An ‘All of the Above’ Energy Plan Sounds Good, Won’t Work

It’s a nice sounding thought. But in light of the Obama administration’s environmental policies, it’s sort of nonsense.

Green_Globe_with_Houses_SmallEver since his last State of the Union address, President Obama has relied on four short words to describe his administration’s energy policy: “all of the above.” Should we rely on fossil fuels or renewables? Yes, says the White House.

That sentiment is now enshrined in the Democratic party platform that was officially adopted in Charlotte. “We can move towards a sustainable energy-independent future if we harness all of America’s great natural resources,” the document states. “That means an all-of-the-above approach to developing America’s many energy resources, including wind, solar, biofuels, geothermal, hydropower, nuclear, oil, clean coal, and natural gas.”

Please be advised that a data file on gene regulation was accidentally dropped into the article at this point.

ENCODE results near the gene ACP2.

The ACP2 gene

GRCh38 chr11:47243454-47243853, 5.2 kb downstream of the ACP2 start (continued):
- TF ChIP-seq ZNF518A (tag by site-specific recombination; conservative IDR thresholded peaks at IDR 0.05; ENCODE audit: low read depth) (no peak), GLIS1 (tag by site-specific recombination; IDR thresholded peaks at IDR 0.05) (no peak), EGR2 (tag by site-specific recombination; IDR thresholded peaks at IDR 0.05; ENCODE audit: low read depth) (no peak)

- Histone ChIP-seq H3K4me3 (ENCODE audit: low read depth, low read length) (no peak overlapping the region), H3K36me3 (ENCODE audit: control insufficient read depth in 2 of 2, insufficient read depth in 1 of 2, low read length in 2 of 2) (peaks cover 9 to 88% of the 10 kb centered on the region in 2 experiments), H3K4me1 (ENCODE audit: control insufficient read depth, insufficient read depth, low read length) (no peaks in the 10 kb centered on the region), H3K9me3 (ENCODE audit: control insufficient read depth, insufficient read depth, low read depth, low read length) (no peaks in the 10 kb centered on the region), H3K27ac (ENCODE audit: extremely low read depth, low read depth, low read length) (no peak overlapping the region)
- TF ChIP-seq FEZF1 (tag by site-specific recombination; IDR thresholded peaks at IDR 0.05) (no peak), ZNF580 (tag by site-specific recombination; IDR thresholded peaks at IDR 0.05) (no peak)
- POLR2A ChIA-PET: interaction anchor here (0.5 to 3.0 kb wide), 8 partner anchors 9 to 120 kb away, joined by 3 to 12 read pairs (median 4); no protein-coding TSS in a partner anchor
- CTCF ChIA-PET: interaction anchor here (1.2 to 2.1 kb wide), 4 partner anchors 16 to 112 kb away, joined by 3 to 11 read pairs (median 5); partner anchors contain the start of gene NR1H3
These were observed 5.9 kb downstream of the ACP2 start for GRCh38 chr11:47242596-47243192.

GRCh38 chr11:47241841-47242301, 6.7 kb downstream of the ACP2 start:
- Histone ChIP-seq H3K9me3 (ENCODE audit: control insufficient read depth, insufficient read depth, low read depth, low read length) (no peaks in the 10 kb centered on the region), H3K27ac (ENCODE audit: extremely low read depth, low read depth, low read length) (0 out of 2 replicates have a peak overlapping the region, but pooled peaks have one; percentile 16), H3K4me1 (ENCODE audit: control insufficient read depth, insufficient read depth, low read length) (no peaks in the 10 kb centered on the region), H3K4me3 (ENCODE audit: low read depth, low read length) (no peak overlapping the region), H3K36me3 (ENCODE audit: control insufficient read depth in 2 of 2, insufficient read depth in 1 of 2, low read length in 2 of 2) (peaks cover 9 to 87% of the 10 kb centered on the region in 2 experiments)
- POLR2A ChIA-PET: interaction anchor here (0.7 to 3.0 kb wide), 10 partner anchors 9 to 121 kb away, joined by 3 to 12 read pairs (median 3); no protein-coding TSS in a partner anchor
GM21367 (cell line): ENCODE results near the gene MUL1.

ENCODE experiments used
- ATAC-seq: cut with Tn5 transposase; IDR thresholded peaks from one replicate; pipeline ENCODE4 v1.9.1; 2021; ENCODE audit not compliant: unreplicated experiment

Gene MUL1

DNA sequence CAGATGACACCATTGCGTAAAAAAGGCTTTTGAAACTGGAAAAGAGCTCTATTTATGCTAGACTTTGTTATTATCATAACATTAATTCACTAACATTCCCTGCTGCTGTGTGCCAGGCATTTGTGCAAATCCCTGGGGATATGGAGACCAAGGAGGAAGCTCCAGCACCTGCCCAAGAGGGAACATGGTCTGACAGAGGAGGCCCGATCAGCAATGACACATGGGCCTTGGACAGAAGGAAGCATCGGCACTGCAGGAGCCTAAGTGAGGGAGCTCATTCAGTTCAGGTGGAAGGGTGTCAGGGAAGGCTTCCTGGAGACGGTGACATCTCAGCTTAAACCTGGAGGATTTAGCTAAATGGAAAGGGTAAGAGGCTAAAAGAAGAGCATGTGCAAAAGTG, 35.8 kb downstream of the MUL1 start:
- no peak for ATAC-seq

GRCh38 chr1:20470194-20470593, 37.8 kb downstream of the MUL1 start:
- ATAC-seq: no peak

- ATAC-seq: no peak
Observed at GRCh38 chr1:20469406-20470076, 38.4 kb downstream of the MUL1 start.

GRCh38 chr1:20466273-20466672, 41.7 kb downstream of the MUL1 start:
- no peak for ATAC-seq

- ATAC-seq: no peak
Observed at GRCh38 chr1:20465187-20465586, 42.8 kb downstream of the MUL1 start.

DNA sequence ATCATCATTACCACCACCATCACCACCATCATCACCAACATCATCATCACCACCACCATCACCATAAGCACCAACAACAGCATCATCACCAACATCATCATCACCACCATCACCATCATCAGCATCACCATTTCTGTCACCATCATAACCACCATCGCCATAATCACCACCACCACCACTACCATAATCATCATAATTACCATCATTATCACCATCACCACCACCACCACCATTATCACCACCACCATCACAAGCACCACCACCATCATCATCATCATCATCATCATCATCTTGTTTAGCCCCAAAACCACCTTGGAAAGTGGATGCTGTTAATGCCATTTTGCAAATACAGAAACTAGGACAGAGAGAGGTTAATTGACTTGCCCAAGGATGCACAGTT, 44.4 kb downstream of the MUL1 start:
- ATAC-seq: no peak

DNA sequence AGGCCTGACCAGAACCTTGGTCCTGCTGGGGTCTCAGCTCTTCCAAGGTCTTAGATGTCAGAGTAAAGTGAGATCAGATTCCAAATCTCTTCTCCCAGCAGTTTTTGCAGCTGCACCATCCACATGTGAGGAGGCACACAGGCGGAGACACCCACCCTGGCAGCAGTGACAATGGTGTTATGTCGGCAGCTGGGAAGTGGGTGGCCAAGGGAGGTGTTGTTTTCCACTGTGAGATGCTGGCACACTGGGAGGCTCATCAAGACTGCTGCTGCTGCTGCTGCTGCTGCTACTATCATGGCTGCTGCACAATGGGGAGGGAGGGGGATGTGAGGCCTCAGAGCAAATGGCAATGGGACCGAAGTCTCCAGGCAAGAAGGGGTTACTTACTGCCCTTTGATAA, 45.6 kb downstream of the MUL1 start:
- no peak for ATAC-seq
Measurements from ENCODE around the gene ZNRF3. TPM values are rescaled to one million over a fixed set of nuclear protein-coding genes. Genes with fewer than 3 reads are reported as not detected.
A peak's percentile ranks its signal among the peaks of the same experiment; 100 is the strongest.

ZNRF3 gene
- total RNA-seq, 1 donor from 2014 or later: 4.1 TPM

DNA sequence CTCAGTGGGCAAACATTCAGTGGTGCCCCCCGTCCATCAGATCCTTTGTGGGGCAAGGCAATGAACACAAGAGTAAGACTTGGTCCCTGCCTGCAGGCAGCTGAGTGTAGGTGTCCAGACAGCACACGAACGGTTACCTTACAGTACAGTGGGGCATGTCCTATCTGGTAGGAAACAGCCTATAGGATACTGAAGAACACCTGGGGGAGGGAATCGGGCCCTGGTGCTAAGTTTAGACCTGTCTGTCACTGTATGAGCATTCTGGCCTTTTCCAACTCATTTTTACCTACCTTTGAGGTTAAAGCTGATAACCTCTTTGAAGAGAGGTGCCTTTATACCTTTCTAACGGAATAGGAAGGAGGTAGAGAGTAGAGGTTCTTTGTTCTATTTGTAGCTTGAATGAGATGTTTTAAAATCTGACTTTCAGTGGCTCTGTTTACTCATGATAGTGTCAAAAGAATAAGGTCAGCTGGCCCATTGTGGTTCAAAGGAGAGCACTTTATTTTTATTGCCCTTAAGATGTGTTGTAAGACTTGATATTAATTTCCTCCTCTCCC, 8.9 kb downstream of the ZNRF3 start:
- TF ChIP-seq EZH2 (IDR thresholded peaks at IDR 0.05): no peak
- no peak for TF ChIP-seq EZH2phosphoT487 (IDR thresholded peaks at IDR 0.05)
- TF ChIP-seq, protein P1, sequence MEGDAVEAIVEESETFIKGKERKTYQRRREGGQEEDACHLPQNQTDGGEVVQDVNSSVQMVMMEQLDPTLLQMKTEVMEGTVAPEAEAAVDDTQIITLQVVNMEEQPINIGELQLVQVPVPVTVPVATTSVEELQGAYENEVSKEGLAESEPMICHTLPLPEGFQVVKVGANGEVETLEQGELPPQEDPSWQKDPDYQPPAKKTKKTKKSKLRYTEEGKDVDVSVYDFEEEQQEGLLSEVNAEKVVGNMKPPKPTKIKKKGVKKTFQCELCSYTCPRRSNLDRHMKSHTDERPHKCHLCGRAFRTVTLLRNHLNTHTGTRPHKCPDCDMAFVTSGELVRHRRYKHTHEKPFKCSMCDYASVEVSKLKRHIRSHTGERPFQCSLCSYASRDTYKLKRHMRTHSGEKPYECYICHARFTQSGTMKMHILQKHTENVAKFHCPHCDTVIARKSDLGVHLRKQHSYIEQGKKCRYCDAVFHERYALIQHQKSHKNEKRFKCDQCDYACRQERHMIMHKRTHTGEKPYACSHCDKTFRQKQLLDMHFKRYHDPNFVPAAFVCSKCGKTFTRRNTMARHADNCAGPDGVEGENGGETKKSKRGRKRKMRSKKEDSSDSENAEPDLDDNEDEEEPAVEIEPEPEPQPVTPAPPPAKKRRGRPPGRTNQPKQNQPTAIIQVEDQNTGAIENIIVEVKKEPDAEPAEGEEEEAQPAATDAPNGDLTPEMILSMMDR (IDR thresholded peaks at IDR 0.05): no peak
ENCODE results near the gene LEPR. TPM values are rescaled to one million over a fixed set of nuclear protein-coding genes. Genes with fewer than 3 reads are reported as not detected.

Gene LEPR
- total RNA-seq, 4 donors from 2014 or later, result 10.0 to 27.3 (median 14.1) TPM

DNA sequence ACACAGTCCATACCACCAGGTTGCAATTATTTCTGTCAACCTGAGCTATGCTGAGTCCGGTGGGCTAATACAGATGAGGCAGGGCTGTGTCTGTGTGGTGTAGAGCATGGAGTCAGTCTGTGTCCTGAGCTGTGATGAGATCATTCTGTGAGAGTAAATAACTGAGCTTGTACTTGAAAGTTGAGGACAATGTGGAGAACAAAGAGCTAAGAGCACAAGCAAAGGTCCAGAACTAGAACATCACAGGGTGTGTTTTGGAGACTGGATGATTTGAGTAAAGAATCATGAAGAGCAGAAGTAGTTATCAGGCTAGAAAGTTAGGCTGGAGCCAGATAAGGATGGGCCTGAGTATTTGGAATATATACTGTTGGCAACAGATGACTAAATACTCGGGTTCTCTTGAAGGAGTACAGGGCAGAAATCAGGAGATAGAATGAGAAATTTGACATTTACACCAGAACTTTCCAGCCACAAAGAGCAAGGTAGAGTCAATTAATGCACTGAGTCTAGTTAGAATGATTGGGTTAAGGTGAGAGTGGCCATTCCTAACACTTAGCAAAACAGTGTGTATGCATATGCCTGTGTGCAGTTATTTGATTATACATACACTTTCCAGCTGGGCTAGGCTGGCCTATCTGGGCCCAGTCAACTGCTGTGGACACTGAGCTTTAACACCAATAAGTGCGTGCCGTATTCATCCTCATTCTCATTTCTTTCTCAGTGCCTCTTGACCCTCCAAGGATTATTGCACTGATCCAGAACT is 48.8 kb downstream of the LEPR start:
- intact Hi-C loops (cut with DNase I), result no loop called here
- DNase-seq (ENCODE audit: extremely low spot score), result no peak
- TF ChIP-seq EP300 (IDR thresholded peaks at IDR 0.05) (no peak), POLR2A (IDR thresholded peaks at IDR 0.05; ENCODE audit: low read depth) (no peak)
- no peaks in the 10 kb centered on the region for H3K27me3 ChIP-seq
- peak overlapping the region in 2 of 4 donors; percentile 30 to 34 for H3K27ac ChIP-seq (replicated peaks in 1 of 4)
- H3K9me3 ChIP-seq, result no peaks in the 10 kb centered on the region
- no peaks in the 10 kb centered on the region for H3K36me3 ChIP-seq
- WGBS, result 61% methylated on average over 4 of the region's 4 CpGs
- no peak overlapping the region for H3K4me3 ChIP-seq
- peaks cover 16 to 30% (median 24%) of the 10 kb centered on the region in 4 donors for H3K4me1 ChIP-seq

The problem is coal, which would have to play at least some role in an all-of-the-above energy strategy. Traditionally, coal produces more than 40 percent our electricity, though that figure has fallen over the past year as power plants have burned higher amounts of inexpensive natural gas. Meanwhile, coal also contributes about a third of the country’s greenhouse gas emissions, making it one of the primary culprits behind climate change. For Republicans who aren’t particularly concerned about the earth’s surface temperature, this isn’t much of an issue. Cheap power, they say, is cheap power. But for Democrats who profess to care about global warming, that means old-fashioned, carbon-belching coal plants won’t do.

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Source: Jordan Weissmann | The Atlantic